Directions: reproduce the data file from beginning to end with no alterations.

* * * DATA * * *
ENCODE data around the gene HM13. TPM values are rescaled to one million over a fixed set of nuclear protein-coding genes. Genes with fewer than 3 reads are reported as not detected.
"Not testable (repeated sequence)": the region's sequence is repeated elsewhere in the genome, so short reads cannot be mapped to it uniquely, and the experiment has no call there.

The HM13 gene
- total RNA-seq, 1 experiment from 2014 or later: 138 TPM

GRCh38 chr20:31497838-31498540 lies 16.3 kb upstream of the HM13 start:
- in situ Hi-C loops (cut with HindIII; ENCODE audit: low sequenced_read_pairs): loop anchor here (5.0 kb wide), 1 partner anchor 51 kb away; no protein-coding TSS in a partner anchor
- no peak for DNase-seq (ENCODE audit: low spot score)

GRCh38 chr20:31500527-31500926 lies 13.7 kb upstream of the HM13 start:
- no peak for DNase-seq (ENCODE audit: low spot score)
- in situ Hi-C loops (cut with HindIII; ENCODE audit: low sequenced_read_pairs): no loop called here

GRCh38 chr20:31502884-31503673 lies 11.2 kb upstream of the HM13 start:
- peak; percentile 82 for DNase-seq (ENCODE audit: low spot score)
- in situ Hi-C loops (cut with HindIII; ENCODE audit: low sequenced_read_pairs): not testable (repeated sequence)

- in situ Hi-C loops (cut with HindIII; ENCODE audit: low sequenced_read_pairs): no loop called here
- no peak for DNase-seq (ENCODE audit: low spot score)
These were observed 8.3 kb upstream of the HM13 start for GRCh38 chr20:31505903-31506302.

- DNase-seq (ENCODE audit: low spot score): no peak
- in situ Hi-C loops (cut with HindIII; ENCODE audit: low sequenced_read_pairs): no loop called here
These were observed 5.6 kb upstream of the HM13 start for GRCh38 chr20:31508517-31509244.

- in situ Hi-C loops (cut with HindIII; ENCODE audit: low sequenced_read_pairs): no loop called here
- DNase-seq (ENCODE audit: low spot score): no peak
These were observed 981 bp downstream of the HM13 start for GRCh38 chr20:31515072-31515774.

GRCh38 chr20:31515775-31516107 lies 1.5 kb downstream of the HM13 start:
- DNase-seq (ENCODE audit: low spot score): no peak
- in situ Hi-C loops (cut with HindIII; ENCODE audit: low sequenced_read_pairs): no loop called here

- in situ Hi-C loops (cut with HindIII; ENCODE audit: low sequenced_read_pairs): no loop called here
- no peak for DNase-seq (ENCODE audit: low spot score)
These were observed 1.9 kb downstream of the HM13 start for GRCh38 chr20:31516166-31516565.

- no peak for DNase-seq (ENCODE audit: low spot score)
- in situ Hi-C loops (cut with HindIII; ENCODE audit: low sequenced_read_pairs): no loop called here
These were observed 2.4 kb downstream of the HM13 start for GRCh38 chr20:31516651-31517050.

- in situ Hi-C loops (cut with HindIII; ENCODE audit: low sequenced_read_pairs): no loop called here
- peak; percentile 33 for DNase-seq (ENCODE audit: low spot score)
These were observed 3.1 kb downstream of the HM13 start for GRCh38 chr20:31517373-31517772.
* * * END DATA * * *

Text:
ENCODE data around the gene HM13. TPM values are rescaled to one million over a fixed set of nuclear protein-coding genes. Genes with fewer than 3 reads are reported as not detected.
"Not testable (repeated sequence)": the region's sequence is repeated elsewhere in the genome, so short reads cannot be mapped to it uniquely, and the experiment has no call there.

The HM13 gene
- total RNA-seq, 1 experiment from 2014 or later: 138 TPM

GRCh38 chr20:31497838-31498540 lies 16.3 kb upstream of the HM13 start:
- in situ Hi-C loops (cut with HindIII; ENCODE audit: low sequenced_read_pairs): loop anchor here (5.0 kb wide), 1 partner anchor 51 kb away; no protein-coding TSS in a partner anchor
- no peak for DNase-seq (ENCODE audit: low spot score)

GRCh38 chr20:31500527-31500926 lies 13.7 kb upstream of the HM13 start:
- no peak for DNase-seq (ENCODE audit: low spot score)
- in situ Hi-C loops (cut with HindIII; ENCODE audit: low sequenced_read_pairs): no loop called here

GRCh38 chr20:31502884-31503673 lies 11.2 kb upstream of the HM13 start:
- peak; percentile 82 for DNase-seq (ENCODE audit: low spot score)
- in situ Hi-C loops (cut with HindIII; ENCODE audit: low sequenced_read_pairs): not testable (repeated sequence)

- in situ Hi-C loops (cut with HindIII; ENCODE audit: low sequenced_read_pairs): no loop called here
- no peak for DNase-seq (ENCODE audit: low spot score)
These were observed 8.3 kb upstream of the HM13 start for GRCh38 chr20:31505903-31506302.

- DNase-seq (ENCODE audit: low spot score): no peak
- in situ Hi-C loops (cut with HindIII; ENCODE audit: low sequenced_read_pairs): no loop called here
These were observed 5.6 kb upstream of the HM13 start for GRCh38 chr20:31508517-31509244.

- in situ Hi-C loops (cut with HindIII; ENCODE audit: low sequenced_read_pairs): no loop called here
- DNase-seq (ENCODE audit: low spot score): no peak
These were observed 981 bp downstream of the HM13 start for GRCh38 chr20:31515072-31515774.

GRCh38 chr20:31515775-31516107 lies 1.5 kb downstream of the HM13 start:
- DNase-seq (ENCODE audit: low spot score): no peak
- in situ Hi-C loops (cut with HindIII; ENCODE audit: low sequenced_read_pairs): no loop called here

- in situ Hi-C loops (cut with HindIII; ENCODE audit: low sequenced_read_pairs): no loop called here
- no peak for DNase-seq (ENCODE audit: low spot score)
These were observed 1.9 kb downstream of the HM13 start for GRCh38 chr20:31516166-31516565.

- no peak for DNase-seq (ENCODE audit: low spot score)
- in situ Hi-C loops (cut with HindIII; ENCODE audit: low sequenced_read_pairs): no loop called here
These were observed 2.4 kb downstream of the HM13 start for GRCh38 chr20:31516651-31517050.

- in situ Hi-C loops (cut with HindIII; ENCODE audit: low sequenced_read_pairs): no loop called here
- peak; percentile 33 for DNase-seq (ENCODE audit: low spot score)
These were observed 3.1 kb downstream of the HM13 start for GRCh38 chr20:31517373-31517772.